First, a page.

PITTSBURGH - The power went out for much of the nation's home-building machinery during the recession, forcing sawmills to stop turning logs to lumber, slowing operations that mine gypsum used in drywall and cutting production of oriented strand board.
Now that the housing market is seeing increased demand from newly confident buyers, prices have shot up for some key construction materials and builders are passing those costs onto consumers -- both buyers of new homes and those remodeling kitchens and bathrooms.
"Materials have a big impact on new construction home prices," said Jeff Burd, president of Tall Timber Group, a research company based in Ross Township that tracks new construction. "Half the cost of a new house is materials. If the cost of materials goes up, the price of the house goes up.
"During the recession, if the cost of materials went up, builders could not pass the cost on to the home buyers. But now more people are trying to buy houses. The demand for new homes is growing faster than the supply to meet it, and those rising costs for materials are being passed on."
While the local and national housing market is nowhere near back to pre-recession levels, residential builders are beginning to see a steady improvement. But many of the manufacturers that supply building materials have been operating at depressed levels and find themselves scrambling to meet the demands of the budding housing recovery.
The lag time in restarting closed plants and hiring workers to staff them is partly to blame for sending the prices of building materials soaring.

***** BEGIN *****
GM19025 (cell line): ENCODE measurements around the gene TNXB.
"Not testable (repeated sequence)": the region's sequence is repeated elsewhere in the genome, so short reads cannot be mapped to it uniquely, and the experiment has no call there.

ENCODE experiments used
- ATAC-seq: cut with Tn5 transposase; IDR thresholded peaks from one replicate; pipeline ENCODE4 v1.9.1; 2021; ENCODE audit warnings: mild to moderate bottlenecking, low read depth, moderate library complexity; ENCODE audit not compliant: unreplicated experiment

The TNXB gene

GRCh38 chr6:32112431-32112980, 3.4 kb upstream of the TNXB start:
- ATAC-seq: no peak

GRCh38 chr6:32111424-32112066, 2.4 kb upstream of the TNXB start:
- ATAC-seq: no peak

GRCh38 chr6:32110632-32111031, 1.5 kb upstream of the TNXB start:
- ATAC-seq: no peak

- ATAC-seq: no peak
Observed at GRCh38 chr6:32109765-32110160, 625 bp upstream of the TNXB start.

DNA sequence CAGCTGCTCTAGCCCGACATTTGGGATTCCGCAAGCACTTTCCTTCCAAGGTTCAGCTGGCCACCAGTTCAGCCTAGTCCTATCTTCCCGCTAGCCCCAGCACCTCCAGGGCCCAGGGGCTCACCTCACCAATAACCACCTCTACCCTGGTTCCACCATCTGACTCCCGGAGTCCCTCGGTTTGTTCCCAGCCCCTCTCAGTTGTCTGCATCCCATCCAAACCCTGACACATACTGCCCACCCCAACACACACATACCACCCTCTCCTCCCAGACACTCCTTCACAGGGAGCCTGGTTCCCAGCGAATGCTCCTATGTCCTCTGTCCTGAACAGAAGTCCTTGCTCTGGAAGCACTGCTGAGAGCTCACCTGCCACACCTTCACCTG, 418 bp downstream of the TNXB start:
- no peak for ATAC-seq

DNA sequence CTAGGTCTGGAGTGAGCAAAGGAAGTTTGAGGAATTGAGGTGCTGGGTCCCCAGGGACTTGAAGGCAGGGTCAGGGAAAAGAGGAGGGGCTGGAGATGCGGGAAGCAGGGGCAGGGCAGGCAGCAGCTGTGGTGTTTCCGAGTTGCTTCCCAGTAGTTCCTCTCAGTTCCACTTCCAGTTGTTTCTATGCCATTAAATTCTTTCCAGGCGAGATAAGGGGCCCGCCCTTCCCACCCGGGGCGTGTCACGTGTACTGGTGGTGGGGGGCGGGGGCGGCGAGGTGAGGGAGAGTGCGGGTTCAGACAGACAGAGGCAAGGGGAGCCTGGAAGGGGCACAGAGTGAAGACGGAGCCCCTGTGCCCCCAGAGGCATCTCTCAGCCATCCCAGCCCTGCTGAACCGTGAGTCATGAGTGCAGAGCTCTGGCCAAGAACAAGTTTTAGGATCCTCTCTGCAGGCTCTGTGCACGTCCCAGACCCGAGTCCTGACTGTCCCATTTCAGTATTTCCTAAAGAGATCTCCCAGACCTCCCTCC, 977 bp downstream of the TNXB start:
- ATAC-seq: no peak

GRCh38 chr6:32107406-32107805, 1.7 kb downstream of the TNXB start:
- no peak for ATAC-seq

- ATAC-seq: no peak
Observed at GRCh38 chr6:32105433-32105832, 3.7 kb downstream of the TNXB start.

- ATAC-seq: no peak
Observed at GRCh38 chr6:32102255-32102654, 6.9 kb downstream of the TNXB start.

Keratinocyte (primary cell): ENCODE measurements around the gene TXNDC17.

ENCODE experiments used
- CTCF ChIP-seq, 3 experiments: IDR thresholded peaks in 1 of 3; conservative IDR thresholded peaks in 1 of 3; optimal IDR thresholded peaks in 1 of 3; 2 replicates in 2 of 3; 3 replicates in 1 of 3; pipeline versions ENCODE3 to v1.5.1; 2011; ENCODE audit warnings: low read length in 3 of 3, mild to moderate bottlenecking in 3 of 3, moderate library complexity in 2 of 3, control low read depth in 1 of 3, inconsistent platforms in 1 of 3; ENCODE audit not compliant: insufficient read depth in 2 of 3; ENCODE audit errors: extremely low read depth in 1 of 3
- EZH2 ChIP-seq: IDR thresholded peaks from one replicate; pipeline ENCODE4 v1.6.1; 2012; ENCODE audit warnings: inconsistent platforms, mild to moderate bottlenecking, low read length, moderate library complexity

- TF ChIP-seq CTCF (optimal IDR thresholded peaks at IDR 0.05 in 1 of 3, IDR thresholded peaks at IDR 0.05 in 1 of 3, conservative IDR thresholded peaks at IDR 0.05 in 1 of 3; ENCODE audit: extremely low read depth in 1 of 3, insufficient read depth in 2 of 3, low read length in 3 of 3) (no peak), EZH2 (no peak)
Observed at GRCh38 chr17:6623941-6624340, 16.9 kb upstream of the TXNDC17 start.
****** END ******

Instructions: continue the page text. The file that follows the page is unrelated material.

"The price increases have been massive," said Jim Wyse, owner of Wyse Builders in Ross. "It has driven a lot of people out of the market for new homes and remodels.
"It's not that builders are making more money, they have to raise prices to cover the cost of building a home."
Wyse said state regulators tried to implement rules requiring builders to install sprinkler systems in all new homes, which would have added at least $10,000 to the purchase price. But state and national builder associations have managed to get those rules put on hold for now.
Nationwide, the volume of sales for new homes is up 30 percent for the first five months of this year compared to the same period a year ago, according to the National Association of Realtors in Washington, D.C.
"What we saw in 2012 is that while demand is coming back for new houses, the infrastructure to supply the demand was still at the most depressed levels," said Robert Denk, a senior economist at the National Association of Home Builders in Washington, D.C.
"People want to blame rising materials prices on Hurricane Sandy and other natural disasters," he said. "But they are a small part of a bigger reality. The natural disasters are less important a factor than the overall boom-and-bust housing cycles."
(Contact Pittsburgh Post-Gazette reporter Tim Grant at: email@example.com. Distributed by Scripps Howard News Service, www.shns.com)
(Distributed by Scripps Howard News Service, www.shns.com.)